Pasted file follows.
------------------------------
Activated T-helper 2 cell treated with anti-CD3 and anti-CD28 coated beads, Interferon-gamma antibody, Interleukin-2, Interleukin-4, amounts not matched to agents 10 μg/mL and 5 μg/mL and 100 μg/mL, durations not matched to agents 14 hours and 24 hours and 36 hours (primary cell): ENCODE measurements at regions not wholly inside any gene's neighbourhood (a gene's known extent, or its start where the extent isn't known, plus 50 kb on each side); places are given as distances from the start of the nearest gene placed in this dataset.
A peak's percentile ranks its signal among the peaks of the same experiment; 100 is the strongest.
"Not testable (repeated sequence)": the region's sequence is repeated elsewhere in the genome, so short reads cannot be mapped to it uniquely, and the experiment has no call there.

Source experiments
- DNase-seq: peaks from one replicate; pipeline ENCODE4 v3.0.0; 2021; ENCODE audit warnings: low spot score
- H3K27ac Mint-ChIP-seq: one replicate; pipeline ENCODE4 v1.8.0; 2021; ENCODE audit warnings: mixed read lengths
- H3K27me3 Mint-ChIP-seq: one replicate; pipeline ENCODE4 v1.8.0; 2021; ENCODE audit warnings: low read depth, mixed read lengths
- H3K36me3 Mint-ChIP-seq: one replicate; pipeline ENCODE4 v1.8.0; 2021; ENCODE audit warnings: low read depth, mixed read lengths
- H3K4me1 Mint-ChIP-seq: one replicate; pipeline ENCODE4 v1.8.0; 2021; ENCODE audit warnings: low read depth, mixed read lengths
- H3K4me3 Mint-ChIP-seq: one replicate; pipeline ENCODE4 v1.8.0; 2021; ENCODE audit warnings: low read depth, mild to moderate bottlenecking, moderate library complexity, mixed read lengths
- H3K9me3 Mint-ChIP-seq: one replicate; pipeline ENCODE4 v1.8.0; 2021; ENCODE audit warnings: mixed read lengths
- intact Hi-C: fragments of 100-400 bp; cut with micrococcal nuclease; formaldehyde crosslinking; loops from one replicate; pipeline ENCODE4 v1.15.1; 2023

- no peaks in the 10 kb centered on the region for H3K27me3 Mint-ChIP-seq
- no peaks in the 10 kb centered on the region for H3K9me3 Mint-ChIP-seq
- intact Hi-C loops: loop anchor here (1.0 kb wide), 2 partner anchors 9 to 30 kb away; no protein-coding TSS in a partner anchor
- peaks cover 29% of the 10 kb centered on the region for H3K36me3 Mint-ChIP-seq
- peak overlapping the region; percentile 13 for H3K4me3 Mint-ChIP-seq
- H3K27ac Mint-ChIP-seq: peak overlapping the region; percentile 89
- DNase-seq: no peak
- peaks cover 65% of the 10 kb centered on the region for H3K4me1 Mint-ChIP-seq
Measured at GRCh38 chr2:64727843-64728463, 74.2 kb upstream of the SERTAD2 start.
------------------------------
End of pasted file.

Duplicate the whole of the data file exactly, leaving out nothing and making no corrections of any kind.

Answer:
Activated T-helper 2 cell treated with anti-CD3 and anti-CD28 coated beads, Interferon-gamma antibody, Interleukin-2, Interleukin-4, amounts not matched to agents 10 μg/mL and 5 μg/mL and 100 μg/mL, durations not matched to agents 14 hours and 24 hours and 36 hours (primary cell): ENCODE measurements at regions not wholly inside any gene's neighbourhood (a gene's known extent, or its start where the extent isn't known, plus 50 kb on each side); places are given as distances from the start of the nearest gene placed in this dataset.
A peak's percentile ranks its signal among the peaks of the same experiment; 100 is the strongest.
"Not testable (repeated sequence)": the region's sequence is repeated elsewhere in the genome, so short reads cannot be mapped to it uniquely, and the experiment has no call there.

Source experiments
- DNase-seq: peaks from one replicate; pipeline ENCODE4 v3.0.0; 2021; ENCODE audit warnings: low spot score
- H3K27ac Mint-ChIP-seq: one replicate; pipeline ENCODE4 v1.8.0; 2021; ENCODE audit warnings: mixed read lengths
- H3K27me3 Mint-ChIP-seq: one replicate; pipeline ENCODE4 v1.8.0; 2021; ENCODE audit warnings: low read depth, mixed read lengths
- H3K36me3 Mint-ChIP-seq: one replicate; pipeline ENCODE4 v1.8.0; 2021; ENCODE audit warnings: low read depth, mixed read lengths
- H3K4me1 Mint-ChIP-seq: one replicate; pipeline ENCODE4 v1.8.0; 2021; ENCODE audit warnings: low read depth, mixed read lengths
- H3K4me3 Mint-ChIP-seq: one replicate; pipeline ENCODE4 v1.8.0; 2021; ENCODE audit warnings: low read depth, mild to moderate bottlenecking, moderate library complexity, mixed read lengths
- H3K9me3 Mint-ChIP-seq: one replicate; pipeline ENCODE4 v1.8.0; 2021; ENCODE audit warnings: mixed read lengths
- intact Hi-C: fragments of 100-400 bp; cut with micrococcal nuclease; formaldehyde crosslinking; loops from one replicate; pipeline ENCODE4 v1.15.1; 2023

- no peaks in the 10 kb centered on the region for H3K27me3 Mint-ChIP-seq
- no peaks in the 10 kb centered on the region for H3K9me3 Mint-ChIP-seq
- intact Hi-C loops: loop anchor here (1.0 kb wide), 2 partner anchors 9 to 30 kb away; no protein-coding TSS in a partner anchor
- peaks cover 29% of the 10 kb centered on the region for H3K36me3 Mint-ChIP-seq
- peak overlapping the region; percentile 13 for H3K4me3 Mint-ChIP-seq
- H3K27ac Mint-ChIP-seq: peak overlapping the region; percentile 89
- DNase-seq: no peak
- peaks cover 65% of the 10 kb centered on the region for H3K4me1 Mint-ChIP-seq
Measured at GRCh38 chr2:64727843-64728463, 74.2 kb upstream of the SERTAD2 start.